Attempt to cover up student's death sparks fury in Chinese cyberspace

One night in late October, a student named Chen Xiaofeng was in-line skating with a friend on the grounds of Hebei University, in Baoding, central China. They were gliding past the campus shop when a Volkswagen car raced down a narrow lane and struck them head on.

The impact sent Ms Chen flying and broke the other woman's leg. The 22-year-old driver, who was intoxicated, tried to speed away. Security guards intercepted him, but he was undeterred. He warned them: "My father is Li Gang!"

"The two girls were motionless," one passer-by that night, a student who identified himself only by his surname, Duan, said this week. "There was a small pool of blood." The next day, Ms Chen was dead.

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Chen Xiaofeng was a poor farm girl. The man accused of killing her, Li Qiming, is the son of Li Gang, the deputy police chief in the Beishi district of Baoding. The tale of her death is of precisely the sort - a commoner grievously wronged; a privileged transgressor pulling strings to escape punishment - that sets off alarm bells in the offices of Communist Party censors. And in fact, party propaganda officials moved swiftly after the accident to ensure that the story never gained traction.

Curiously, however, the opposite happened. A month after the accident - and thanks to the internet - much of China knows the story, and "My father is Li Gang" has become a bitter inside joke, a catchphrase for shirking any responsibility with impunity.

According to the sarcastically-titled Ministry of Truth blog, China's Central Propaganda Department issued a directive on 28 October, ten days after the accident, "ensuring there is no more hype regarding the disturbance over traffic at Hebei University".

But the Li Gang case was hard to suppress, partly because it personified an enduring grievance: the belief that the powerful can flout the rules to which ordinary folk are forced to submit. Increasingly, that grievance focuses on what Chinese mockingly call the "guan er dai" and "fu er dai" - the "second generation", meaning children of privileged government officials and the super-rich.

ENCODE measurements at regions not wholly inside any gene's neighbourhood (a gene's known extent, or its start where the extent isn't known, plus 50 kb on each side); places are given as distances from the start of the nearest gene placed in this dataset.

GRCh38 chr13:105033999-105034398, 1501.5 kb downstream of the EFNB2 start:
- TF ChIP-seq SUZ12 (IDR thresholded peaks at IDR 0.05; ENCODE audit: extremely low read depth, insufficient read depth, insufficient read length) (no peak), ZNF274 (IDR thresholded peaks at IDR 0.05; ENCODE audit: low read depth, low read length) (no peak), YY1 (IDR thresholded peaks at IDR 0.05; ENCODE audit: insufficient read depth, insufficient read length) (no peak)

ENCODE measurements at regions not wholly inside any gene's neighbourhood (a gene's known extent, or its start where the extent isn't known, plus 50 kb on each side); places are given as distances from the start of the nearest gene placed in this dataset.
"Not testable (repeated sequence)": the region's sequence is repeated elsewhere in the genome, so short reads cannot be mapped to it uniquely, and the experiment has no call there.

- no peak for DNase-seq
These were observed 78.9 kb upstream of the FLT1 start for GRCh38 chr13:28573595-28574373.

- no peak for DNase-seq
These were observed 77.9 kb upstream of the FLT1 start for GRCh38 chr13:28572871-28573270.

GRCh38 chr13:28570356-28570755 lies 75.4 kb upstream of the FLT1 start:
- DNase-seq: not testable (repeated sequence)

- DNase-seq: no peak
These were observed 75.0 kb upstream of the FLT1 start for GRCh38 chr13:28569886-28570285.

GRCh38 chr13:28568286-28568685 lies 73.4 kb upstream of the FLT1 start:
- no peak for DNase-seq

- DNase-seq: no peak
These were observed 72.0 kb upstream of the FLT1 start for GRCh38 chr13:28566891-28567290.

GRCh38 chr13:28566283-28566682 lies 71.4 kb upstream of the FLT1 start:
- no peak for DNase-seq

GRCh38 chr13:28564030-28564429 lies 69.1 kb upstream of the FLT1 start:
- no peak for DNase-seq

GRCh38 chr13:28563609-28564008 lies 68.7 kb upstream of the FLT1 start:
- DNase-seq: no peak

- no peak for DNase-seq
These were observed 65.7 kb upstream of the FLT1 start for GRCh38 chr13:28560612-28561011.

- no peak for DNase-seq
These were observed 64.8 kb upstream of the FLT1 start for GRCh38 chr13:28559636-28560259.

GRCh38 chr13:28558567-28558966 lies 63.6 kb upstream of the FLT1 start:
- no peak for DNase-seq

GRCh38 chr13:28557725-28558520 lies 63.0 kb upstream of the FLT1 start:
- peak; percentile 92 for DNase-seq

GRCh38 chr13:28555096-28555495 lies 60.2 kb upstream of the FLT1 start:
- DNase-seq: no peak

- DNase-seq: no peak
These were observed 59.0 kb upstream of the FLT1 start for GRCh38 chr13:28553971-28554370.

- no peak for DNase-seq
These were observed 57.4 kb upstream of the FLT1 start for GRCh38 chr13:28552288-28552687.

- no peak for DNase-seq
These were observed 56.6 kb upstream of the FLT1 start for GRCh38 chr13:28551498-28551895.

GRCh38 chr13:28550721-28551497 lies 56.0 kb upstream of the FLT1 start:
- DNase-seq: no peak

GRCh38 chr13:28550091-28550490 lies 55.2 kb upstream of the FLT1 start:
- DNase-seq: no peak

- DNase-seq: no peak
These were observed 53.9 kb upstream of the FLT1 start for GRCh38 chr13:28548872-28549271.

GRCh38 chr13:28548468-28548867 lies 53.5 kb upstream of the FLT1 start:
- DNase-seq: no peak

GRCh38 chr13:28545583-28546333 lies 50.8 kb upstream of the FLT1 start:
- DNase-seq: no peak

On 20 October, a female blogger in northern China nicknamed Piggy Feet Beta announced a contest to incorporate the phrase "Li Gang is my father" into classical Chinese poetry. Some 6,000 people replied, one modifying a famous poem by Mao to read: "It's all in the past, talk about heroes, my father is Li Gang."

On 9 November, internet chatter on the case abruptly withered. But some have continued to dodge web censors: starting in early November, the Beijing artist and activist Ai Weiwei posted on his website an interview with Ms Chen's father and brother, who said he had rejected appeals to negotiate a settlement."In society they say everyone is equal, but in every corner there is inequality," Chen Lin said.

"How can you live in this country and this society without any worry?"

Yesterday however, Ms Chen's father told his lawyer he had accepted compensation of $70,000 from the policeman, Mr Gang.

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In Baoding, Hebei students questioned the handling of the Chen case.

"I'd see the case to the end," said one man. "Go through the legal process and seek justice."

A second student, Zhao, was unsparing. "This is the kind of society we live in," he said angrily. "People who have power, they can cover up the sky. We want this settled according to the law."